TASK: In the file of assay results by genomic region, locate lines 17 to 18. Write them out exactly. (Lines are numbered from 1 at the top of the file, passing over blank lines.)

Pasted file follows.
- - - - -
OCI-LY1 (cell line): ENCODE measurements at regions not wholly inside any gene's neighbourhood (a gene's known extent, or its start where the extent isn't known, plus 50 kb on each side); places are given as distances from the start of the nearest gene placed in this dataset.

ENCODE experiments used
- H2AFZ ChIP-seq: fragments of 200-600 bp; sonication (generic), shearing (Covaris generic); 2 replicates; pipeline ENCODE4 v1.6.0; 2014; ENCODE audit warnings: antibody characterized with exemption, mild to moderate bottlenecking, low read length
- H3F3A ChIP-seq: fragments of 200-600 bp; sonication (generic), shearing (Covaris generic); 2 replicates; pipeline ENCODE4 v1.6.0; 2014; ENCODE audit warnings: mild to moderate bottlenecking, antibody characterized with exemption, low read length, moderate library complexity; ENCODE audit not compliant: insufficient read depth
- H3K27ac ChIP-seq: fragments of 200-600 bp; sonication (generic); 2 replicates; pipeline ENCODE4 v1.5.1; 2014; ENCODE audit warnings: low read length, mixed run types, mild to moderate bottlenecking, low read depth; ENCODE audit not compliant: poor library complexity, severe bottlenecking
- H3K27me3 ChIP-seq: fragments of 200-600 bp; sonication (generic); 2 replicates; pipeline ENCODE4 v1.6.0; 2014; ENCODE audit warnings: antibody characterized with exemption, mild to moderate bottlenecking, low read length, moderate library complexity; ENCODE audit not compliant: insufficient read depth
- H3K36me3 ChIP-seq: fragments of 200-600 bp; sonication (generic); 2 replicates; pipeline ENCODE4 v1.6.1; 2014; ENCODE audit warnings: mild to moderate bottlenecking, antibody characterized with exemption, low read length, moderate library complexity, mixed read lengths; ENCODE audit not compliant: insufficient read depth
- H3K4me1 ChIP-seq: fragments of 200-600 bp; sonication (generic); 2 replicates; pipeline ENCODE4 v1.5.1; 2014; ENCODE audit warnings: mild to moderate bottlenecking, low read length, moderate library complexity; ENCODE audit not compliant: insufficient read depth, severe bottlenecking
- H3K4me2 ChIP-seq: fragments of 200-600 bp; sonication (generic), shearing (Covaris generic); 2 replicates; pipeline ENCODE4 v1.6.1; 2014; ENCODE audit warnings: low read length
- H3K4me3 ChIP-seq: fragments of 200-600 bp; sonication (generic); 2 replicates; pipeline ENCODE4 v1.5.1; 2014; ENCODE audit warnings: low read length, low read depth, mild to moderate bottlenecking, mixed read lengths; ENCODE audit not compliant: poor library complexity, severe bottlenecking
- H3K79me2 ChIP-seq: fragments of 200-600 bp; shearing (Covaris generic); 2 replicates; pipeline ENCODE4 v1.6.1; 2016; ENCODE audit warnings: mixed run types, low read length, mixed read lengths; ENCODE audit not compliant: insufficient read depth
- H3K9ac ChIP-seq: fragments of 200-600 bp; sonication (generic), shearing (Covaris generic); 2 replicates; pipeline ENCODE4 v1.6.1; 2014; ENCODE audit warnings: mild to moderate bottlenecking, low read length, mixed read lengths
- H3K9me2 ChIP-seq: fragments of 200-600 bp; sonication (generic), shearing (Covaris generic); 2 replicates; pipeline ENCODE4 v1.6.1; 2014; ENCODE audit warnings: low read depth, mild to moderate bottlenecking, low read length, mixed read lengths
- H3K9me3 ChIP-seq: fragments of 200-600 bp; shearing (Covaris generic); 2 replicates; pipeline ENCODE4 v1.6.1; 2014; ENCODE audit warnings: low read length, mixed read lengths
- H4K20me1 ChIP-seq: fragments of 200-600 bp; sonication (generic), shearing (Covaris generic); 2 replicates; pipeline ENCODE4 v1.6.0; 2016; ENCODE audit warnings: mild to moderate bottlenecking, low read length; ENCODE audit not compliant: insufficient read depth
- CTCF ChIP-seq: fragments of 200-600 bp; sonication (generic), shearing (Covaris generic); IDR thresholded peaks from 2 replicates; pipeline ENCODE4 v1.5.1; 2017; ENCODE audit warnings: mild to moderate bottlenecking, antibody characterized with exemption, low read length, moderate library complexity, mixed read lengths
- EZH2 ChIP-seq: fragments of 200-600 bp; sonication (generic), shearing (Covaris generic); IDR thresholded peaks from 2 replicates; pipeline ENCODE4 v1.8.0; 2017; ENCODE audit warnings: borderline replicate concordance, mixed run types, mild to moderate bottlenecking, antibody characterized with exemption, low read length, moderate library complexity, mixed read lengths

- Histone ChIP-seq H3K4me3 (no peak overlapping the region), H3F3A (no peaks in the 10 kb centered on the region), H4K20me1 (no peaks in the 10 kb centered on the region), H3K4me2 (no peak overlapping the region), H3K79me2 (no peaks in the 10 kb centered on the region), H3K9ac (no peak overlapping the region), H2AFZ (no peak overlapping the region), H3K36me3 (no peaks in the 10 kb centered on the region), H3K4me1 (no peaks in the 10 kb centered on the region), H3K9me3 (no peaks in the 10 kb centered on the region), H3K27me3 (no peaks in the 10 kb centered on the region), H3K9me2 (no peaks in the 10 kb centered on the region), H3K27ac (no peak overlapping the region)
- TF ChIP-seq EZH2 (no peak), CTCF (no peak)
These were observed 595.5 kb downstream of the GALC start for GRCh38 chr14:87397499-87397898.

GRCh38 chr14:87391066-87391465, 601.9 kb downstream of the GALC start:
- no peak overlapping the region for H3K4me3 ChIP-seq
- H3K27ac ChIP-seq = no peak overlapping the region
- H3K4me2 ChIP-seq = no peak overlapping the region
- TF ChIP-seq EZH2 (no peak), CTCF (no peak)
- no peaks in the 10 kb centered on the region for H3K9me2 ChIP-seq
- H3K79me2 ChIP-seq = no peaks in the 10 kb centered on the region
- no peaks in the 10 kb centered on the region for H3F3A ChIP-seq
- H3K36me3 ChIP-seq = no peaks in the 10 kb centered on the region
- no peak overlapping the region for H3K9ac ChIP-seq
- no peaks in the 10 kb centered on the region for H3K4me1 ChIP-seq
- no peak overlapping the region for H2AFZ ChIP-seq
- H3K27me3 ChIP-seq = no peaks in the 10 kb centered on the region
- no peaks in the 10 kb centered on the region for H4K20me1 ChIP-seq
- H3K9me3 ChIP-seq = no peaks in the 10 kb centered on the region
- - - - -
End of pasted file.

- EZH2 ChIP-seq: fragments of 200-600 bp; sonication (generic), shearing (Covaris generic); IDR thresholded peaks from 2 replicates; pipeline ENCODE4 v1.8.0; 2017; ENCODE audit warnings: borderline replicate concordance, mixed run types, mild to moderate bottlenecking, antibody characterized with exemption, low read length, moderate library complexity, mixed read lengths

- Histone ChIP-seq H3K4me3 (no peak overlapping the region), H3F3A (no peaks in the 10 kb centered on the region), H4K20me1 (no peaks in the 10 kb centered on the region), H3K4me2 (no peak overlapping the region), H3K79me2 (no peaks in the 10 kb centered on the region), H3K9ac (no peak overlapping the region), H2AFZ (no peak overlapping the region), H3K36me3 (no peaks in the 10 kb centered on the region), H3K4me1 (no peaks in the 10 kb centered on the region), H3K9me3 (no peaks in the 10 kb centered on the region), H3K27me3 (no peaks in the 10 kb centered on the region), H3K9me2 (no peaks in the 10 kb centered on the region), H3K27ac (no peak overlapping the region)